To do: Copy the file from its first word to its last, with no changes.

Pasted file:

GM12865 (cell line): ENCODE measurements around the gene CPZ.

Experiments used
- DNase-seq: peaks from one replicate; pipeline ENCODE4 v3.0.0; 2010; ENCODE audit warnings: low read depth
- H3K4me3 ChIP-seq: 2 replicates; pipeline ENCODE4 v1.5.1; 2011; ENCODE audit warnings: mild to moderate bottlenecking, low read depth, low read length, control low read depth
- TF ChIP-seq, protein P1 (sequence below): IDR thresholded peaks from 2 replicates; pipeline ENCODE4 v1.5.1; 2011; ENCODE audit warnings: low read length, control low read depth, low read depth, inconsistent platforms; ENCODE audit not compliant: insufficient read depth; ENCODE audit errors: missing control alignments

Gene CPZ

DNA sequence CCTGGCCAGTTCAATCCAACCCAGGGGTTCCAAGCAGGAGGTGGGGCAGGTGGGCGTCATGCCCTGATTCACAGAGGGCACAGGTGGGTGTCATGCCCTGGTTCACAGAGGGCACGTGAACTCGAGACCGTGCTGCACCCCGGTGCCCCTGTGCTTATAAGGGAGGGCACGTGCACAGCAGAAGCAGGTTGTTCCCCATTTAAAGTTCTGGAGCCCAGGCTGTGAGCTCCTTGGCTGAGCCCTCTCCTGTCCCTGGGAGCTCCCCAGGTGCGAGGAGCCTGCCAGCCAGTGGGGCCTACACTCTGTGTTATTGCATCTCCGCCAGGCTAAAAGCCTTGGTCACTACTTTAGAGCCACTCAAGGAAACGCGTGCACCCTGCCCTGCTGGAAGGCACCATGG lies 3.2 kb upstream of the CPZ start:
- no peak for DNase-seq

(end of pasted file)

GM12865 (cell line): ENCODE measurements around the gene CPZ.

Experiments used
- DNase-seq: peaks from one replicate; pipeline ENCODE4 v3.0.0; 2010; ENCODE audit warnings: low read depth
- H3K4me3 ChIP-seq: 2 replicates; pipeline ENCODE4 v1.5.1; 2011; ENCODE audit warnings: mild to moderate bottlenecking, low read depth, low read length, control low read depth
- TF ChIP-seq, protein P1 (sequence below): IDR thresholded peaks from 2 replicates; pipeline ENCODE4 v1.5.1; 2011; ENCODE audit warnings: low read length, control low read depth, low read depth, inconsistent platforms; ENCODE audit not compliant: insufficient read depth; ENCODE audit errors: missing control alignments

Gene CPZ

DNA sequence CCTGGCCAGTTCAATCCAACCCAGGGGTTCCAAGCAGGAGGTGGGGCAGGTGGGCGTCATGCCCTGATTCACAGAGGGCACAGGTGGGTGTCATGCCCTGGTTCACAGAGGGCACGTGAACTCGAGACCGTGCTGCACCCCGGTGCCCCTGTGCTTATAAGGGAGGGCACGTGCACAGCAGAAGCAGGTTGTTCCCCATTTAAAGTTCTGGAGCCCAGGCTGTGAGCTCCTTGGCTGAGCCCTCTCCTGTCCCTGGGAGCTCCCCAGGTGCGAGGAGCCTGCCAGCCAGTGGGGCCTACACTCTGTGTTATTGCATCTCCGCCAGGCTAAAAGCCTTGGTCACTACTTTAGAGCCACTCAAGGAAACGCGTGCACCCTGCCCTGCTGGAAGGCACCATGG lies 3.2 kb upstream of the CPZ start:
- no peak for DNase-seq